Nick Nick - 7 months ago 26
SQL Question

Regular Expression inside a MySQL Like value

Reg ex again.

Trying to run a like SQL query:

mysql_query("SELECT * From tablename WHERE somthing LIKE '%id|length:3:\"{$id}\"%'");


problem is the length value will be unknown, only the ID.

Of course, I could use strlen($id) and do this:

$len = intval(strlen($id));
mysql_query("SELECT * From tablename WHERE somthing LIKE '%id|length:{$len}:\"{$id}\"%'");


But I dont really care to check the len value, there's gotta be a bit of Reg ex to match anything where the length will be and sort this without having to calc the length before.

mysql_query("SELECT * From tablename WHERE somthing LIKE '%id|length:^*:\"{$id}\"%'");


ideas?

Answer

@Naddiseo's link is a good one, I recommend you use REGEXP. What do you mean by 'No exact example matching'?

Try something like (I added in the newlines for readability):

mysql_query("SELECT * From tablename 
             WHERE somthing 
             REGEXP '^.*id\\\|length:[0-9]+:\"{$id}\".*$'");

The relevant regex without worrying about escaping for MYSQL/php strings is

^.*id\|length:[0-9]+:"abc".*$

(assuming abc is a particular ${id}).

It says, "look for anything followed by the literal string id|length: (I've escaped it as | has a special meaning in regex and you want literal |), followed by numbers ([0-9]+) being the length of the id, followed by :"{$id}" and anything else (where {$id} has been substituted in).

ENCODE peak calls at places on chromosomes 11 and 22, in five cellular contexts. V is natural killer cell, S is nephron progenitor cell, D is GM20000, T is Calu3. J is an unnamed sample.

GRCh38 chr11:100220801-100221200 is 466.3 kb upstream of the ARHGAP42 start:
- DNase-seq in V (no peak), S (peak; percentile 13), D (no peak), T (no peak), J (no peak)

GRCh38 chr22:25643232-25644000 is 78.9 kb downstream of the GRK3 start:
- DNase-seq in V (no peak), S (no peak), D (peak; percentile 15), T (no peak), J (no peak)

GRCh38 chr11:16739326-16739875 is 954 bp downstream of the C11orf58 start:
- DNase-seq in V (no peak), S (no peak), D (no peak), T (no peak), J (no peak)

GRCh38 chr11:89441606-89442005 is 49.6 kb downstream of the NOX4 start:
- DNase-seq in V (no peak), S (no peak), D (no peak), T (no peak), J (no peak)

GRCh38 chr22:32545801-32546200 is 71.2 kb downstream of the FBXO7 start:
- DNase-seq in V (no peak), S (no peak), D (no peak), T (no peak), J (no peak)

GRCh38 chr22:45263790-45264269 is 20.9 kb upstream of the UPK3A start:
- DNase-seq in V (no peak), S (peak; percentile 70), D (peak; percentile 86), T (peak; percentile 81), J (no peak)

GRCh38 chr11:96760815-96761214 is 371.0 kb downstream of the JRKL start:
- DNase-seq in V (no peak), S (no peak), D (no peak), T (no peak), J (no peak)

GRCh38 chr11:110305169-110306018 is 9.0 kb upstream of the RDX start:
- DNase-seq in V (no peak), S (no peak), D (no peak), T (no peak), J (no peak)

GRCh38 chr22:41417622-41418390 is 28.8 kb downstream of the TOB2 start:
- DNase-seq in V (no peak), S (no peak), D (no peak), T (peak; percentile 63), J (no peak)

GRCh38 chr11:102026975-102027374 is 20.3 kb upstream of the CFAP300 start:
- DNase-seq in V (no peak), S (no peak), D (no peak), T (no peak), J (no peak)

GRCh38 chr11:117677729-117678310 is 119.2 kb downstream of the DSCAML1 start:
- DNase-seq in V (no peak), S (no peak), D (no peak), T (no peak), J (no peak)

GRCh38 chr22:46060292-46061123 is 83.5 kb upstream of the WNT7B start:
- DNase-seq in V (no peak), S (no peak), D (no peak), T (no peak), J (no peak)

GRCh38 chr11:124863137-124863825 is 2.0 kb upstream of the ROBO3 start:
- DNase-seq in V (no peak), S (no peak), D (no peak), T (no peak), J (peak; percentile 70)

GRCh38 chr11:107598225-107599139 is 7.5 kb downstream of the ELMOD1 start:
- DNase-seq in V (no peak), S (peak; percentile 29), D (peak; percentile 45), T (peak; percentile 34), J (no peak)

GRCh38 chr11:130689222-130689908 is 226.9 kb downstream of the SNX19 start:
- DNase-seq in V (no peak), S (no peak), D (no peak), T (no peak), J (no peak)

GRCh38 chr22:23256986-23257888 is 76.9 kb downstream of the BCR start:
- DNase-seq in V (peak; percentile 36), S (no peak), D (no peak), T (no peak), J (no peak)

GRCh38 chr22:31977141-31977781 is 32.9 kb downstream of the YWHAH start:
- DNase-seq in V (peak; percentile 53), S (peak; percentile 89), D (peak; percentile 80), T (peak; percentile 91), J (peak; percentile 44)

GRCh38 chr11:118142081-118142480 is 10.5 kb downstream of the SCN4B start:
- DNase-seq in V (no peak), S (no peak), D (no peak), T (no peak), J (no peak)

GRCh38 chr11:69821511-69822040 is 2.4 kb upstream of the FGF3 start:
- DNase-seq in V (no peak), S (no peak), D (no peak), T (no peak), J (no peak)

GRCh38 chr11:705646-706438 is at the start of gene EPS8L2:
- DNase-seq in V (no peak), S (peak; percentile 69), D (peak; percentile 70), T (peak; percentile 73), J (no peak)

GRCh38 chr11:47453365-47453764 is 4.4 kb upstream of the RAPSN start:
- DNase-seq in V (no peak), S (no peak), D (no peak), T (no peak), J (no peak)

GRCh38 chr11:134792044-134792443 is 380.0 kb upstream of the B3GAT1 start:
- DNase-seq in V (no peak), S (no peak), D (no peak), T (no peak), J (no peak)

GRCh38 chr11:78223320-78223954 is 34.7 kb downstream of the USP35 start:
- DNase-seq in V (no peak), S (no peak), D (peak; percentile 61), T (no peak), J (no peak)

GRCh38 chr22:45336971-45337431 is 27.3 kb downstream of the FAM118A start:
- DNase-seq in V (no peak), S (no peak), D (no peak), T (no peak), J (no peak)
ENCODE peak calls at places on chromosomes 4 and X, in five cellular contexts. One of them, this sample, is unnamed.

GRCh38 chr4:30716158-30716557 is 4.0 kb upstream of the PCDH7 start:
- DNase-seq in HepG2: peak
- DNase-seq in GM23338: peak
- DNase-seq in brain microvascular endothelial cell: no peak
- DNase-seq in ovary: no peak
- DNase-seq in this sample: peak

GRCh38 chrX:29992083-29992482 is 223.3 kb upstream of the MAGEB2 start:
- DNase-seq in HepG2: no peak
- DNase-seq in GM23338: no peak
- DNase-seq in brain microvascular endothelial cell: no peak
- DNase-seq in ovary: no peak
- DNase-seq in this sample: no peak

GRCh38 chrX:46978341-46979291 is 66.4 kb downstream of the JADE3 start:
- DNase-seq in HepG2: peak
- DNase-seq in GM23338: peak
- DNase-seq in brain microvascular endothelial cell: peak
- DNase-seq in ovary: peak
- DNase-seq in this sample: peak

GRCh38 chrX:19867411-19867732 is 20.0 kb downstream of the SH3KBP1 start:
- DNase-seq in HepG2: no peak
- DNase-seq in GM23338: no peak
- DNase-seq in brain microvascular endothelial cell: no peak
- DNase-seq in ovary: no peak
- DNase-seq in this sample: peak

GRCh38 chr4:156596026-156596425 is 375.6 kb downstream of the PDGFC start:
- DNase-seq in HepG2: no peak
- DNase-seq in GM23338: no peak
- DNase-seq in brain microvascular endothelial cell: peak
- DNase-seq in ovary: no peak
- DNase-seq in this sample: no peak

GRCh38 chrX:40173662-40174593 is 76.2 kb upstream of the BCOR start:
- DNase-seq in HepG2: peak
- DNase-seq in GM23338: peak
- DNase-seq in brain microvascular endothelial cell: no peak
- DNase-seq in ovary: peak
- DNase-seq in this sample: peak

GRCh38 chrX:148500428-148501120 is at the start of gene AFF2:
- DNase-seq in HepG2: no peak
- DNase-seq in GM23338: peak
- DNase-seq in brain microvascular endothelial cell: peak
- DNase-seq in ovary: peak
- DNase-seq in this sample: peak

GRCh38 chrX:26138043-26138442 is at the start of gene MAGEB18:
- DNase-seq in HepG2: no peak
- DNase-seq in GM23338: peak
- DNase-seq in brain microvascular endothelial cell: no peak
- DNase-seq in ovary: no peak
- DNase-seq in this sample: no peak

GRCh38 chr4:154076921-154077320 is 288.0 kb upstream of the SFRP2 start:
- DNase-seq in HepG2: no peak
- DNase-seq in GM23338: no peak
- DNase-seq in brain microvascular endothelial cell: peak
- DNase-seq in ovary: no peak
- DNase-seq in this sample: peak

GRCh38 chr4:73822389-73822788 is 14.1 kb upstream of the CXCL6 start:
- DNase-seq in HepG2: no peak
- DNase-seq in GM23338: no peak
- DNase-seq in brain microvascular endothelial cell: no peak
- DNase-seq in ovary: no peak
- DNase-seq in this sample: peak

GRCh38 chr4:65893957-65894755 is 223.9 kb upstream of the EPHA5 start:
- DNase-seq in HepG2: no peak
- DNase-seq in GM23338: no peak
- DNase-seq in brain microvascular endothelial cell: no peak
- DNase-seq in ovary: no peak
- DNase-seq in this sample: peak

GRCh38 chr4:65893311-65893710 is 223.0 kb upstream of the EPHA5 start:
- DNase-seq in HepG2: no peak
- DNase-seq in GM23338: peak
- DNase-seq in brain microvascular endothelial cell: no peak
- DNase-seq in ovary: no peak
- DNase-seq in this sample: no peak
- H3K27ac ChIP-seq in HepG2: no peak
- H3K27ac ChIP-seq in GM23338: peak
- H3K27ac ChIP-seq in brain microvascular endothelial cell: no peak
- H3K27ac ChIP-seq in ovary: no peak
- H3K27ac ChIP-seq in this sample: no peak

Now, if you read the MySQL regexp page that @Naddiseo quoted, you'd see that any backslashes need to be further escaped as MySQL parses backslashes as special characters.

So, if you were to enter this query into a MySQL command line (let's assume {$id} is abc for now), you'd have to type:

SELECT * From tablename 
  WHERE somthing 
  REGEXP '^.*id\\|length:[0-9]+:"abc".*$'

Now, since you are calling this from PHP inside double quotes, you need to escape your backslashes again to make sure the right number get through to MySQL, as well as backslashing your double quotes to escape them. Hence the three backslashes in the mysql_query above before the |.